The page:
In response to such developments, Guerrilla Garden and four affiliates founded the WiNo Arts District. Through WiNo, Jolt aims to preserve Denver’s underground scene, along with its tradition of hip-hop culture and activist art. Insisting that he wasn’t entirely against developments like RiNo, he admitted to the benefits of Denver’s urban renewal projects. “I have kind of mixed feelings on it. It’s not all bad and it’s not all good. The place where I got robbed at gunpoint on the first day of high school is now where I go and eat frozen yogurt with my daughter,” Jolt says, “And more people coming here with money and experience outside of Denver, who bring art and culture with them or who have an appreciation for it – that’s good too.”

Still, Jolt worries that the city’s increasing homogenization has the capacity to erase the culture and history that he loves. “I don’t want to put my (signature) gorilla on something to make the land worth more so that I can sell it to somebody,” Jolt says. “My interest is not in bringing up the property value, so to speak. My interest is in bringing up the value of life, the quality of life, the culture, the art – those things.”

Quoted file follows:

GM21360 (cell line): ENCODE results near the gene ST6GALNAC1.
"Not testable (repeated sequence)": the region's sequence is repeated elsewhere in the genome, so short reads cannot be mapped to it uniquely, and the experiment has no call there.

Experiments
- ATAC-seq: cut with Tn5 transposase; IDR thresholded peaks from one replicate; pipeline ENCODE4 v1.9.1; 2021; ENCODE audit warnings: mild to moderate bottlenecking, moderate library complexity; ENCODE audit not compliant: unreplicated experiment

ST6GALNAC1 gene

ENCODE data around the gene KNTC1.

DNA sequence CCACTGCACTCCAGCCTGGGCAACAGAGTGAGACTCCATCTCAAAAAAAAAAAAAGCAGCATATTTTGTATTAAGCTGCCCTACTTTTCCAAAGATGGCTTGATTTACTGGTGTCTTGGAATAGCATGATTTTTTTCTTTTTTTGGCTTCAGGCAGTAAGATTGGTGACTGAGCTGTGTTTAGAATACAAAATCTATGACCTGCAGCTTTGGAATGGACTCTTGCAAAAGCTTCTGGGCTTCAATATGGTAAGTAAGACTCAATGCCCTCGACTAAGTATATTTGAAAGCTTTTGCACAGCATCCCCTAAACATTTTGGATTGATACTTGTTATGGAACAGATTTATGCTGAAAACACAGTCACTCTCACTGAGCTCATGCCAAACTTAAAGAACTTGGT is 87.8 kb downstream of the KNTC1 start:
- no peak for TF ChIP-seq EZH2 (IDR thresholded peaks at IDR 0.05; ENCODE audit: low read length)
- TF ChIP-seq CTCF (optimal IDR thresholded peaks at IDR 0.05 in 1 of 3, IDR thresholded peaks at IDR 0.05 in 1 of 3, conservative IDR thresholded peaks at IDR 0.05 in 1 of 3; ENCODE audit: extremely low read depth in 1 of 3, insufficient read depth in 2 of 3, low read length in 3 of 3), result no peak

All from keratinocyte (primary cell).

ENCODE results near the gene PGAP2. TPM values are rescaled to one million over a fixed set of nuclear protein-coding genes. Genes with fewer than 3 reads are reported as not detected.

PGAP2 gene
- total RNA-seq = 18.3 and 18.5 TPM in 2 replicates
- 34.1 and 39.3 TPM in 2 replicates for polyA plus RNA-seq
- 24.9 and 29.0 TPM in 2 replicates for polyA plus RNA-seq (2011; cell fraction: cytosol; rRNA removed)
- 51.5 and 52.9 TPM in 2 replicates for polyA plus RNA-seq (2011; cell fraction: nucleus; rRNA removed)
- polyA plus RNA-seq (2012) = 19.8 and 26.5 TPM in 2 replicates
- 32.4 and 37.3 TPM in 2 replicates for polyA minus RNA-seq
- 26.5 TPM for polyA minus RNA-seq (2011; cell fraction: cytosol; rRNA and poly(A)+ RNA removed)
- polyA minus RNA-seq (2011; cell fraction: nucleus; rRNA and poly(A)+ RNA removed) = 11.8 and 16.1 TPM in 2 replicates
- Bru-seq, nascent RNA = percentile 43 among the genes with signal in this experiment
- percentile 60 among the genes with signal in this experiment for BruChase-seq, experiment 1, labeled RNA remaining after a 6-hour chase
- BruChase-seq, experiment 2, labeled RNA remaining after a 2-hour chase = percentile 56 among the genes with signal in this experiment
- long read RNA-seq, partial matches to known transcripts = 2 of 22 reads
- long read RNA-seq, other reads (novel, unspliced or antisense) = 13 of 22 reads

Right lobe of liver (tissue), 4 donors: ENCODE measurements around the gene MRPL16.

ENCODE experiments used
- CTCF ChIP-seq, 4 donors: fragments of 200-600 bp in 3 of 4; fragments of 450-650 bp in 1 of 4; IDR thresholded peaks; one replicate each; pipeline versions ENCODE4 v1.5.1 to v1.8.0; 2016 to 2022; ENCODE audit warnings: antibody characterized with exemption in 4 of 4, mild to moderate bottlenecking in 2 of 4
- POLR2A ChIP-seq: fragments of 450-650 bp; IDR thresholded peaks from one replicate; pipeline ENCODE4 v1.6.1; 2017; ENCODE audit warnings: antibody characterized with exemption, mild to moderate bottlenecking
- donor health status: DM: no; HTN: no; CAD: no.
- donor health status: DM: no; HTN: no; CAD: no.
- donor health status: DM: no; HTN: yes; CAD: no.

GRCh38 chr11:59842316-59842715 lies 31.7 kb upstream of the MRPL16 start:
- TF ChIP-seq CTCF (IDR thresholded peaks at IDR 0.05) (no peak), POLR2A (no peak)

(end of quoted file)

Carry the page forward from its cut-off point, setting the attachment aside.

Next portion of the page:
When developers eventually claim the land surrounding the Guerrilla Garden studio on Brighton Boulevard, Jolt says he’ll simply move to another abandoned place, and will breathe life into that forgotten part of town. That is exactly what artists do – create their own realities rather than be defined by society’s. “I look out the window every day and watch people survey the land, the property, big groups of businessmen walking around with investors. And I see it. It’s changing.”


Currently, Jolt is exploring the notion of economic power and commercialism in his latest series dubbed The Art Of War. Drawing his work from the theory of Gothic Futurism, Jolt views the scrawling script of graffiti as words that are armed against oppression. At the heart of this theory is the observation of the physical shape of letters: “All of these letters, they have weaponry, they have arrows, the arrow being one of the most classic symbols for a missile or a weapon.” He goes on,  “Graffiti is somebody’s self-expression. It is incredibly imaginative, creative, funky and forward-thinking. If anything, graffiti art is telling you to be an individual and represent your individuality, whereas billboards are telling you to do the opposite.”

Jolt leaves us with the idea that graffiti art is about finding beauty in everything, and that artists can take abandoned places and disheveled materials, bring them out of their shells, and all the while include the community in the process. “Once destroyed, things are now seen as a canvas,” he exclaims. “It gives a truly unique perspective to the graffiti artist – the ability to find beauty in rust and decay.” Thus, through his art, Jolt will continue to tell the stories of a city and its people who are often left in the literal and proverbial dust.